The ninth chapter of Aspergers on the Job is titled “Trust Me, I have Asperger’s”. Here are thoughts on Rudy Simone and discussion about this chapter. Stephanie is one of the fantastic APC Coaches and Doug is the founder of APC.
Doug: There were a couple of items in this chapter that were very interesting. However, the one I found most fascinating is the discussion of sleep apnea that is rarely discussed, but affects many greatly on the spectrum. I have a client who can’t hold down a job because he has trouble falling asleep and there are some nights he doesn’t fall asleep at all. Therefore, he will end up sleeping a couple days during the week. This obviously is a major problem for his employment prospects. This is extremely frustrating because his IQ borderlines on genius. He is an individual that if given flexible work hours, his talents could greatly benefit an employer.
Stephanie: I too have encountered individuals that I work with who also are affected by sleep apnea and agree that it isn’t discussed much. Just today I was talking to an individual who has it and says it is often exasperated by stress which creates a bad cycle of being stressed initially, not being able to sleep at night because she is thinking about her stress related to work, then going to work the next day exhausted which could affect her performance causing more stress, and so on. One of the sleep aids mentioned in the book that may help with this issue is melatonin which many of my clients have taken in the past and said it tends to help them.
Another idea mentioned in the book is all the accommodations individuals may need on the job including having clear cut instructions, specific feedback, enough time to review the feedback and learn new things, the need for flexibility with deadlines, sensory breaks/down time, and so on. How many people do you think mention these needs to their bosses and how many of those needs are met? Everyone in general (people with and without autism) have diverse learning styles and ways of working. Unfortunately with many jobs in this world, we have to try to fit the mold or standard that is set up by the company versus the other way around.
Doug: It is a great question you posed about how many people mention their needs to their bosses. I don’t know if I could put a percentage to it, but I would imagine most don’t. Then we have the ones that do ask and I think at times supervisors aren’t sure how to accommodate their needs. That is why I think it so important for our clients to have us to help advocate for them and to help explain to their supervisors how these accommodations can realistically happen in their work environment.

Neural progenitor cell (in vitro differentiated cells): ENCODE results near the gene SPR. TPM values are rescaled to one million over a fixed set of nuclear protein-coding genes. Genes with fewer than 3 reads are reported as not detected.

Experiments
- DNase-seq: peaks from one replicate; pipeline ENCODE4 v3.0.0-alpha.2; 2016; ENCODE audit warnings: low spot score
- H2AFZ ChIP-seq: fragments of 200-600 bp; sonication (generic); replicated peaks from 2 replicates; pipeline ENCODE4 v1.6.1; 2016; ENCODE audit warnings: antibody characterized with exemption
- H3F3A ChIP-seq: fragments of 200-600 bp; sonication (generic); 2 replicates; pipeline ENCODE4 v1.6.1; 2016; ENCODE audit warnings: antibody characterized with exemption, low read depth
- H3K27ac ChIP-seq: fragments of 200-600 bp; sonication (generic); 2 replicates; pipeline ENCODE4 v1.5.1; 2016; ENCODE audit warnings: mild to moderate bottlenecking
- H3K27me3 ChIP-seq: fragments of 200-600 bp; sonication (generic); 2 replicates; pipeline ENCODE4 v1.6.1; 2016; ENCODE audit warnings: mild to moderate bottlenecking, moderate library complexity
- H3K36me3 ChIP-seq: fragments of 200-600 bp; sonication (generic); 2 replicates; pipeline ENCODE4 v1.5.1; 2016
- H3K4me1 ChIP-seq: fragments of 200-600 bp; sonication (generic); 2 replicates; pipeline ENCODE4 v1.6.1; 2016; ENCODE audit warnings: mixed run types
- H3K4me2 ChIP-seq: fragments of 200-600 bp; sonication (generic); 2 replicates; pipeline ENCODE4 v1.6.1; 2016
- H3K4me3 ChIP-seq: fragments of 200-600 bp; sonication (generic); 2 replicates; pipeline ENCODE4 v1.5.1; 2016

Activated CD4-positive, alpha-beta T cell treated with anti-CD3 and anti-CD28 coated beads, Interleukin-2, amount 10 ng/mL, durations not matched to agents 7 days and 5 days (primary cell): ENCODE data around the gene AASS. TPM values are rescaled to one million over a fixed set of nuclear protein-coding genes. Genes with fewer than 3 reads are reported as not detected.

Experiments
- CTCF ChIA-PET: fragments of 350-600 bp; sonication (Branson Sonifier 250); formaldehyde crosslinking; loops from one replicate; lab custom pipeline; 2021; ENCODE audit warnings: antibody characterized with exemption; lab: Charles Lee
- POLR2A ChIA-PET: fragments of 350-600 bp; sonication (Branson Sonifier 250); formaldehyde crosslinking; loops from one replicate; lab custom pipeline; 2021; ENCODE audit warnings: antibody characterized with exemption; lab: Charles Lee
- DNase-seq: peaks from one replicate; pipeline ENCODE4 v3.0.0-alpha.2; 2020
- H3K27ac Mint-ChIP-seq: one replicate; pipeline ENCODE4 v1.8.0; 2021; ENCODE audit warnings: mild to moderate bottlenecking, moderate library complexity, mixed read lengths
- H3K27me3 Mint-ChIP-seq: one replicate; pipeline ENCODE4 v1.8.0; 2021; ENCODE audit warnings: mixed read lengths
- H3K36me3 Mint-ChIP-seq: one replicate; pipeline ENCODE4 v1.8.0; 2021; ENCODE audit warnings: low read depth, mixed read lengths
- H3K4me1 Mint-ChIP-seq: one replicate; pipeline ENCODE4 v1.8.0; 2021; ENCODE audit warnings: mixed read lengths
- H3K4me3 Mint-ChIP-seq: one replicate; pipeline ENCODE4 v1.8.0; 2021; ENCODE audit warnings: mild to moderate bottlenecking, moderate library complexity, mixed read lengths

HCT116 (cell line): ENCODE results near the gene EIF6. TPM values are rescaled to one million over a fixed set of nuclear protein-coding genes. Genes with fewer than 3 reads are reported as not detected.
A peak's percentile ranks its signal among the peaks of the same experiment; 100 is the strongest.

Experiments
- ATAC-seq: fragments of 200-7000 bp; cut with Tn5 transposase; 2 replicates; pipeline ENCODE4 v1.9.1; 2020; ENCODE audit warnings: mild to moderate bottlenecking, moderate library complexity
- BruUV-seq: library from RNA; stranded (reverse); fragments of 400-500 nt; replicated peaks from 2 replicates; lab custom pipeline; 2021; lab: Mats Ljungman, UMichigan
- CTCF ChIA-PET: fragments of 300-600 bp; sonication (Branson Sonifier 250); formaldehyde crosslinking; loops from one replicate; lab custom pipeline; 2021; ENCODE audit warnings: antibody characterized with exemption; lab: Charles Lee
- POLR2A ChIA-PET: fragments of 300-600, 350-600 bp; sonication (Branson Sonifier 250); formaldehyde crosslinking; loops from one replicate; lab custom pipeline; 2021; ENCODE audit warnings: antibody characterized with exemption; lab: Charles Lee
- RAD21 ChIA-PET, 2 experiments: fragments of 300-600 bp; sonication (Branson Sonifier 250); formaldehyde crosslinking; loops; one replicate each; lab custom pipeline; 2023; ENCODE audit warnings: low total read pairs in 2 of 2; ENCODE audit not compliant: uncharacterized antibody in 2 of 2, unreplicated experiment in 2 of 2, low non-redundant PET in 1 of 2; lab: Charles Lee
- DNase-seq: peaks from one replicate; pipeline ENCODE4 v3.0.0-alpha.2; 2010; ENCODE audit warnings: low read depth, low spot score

A very interesting question at the end of this chapter asked why does scrutiny make you uncomfortable?
Stephanie: I agree it is important for us to help our clients advocate for themselves. However, I’m not sure if the solution of having us help explain to their supervisors how these accommodations can realistically happen in their workplace would always work. What I have found is that many of my clients want as much independence as possible and want to do things for themselves, which is great. So they may not feel comfortable with us stepping in at their place of employment to help them advocate. If this is indeed the case, then maybe with these clients we can practice what they are going to say ahead of time, write down important thoughts, and role play various situations to help make them more comfortable and successful.
In terms of scrutiny, I think that’s a difficult area for many. It means that people are observing you, giving you feedback, and many times, asking you to change your behavior. Many people have a hard time with feedback and will only focus on the negative feedback, not positive. In addition, some are very set in their routines/ways so having to make changes based upon that feedback or scrutiny is very challenging.
Doug: It is ironic that we are discussing scrutiny as this topic just popped up the other day with a meeting we were having with him and his mom. He has had a difficult time accepting the feedback. Why do you think that is?
Stephanie: Maybe its due to past experiences with receiving that type of feedback. I know in our meetings we try to give feedback in a constructive, positive way but maybe in the past it hasn’t always been delivered that way and caused negative experiences and thoughts. This in turn could cause the client to be uncomfortable no matter how the feedback is given in meetings.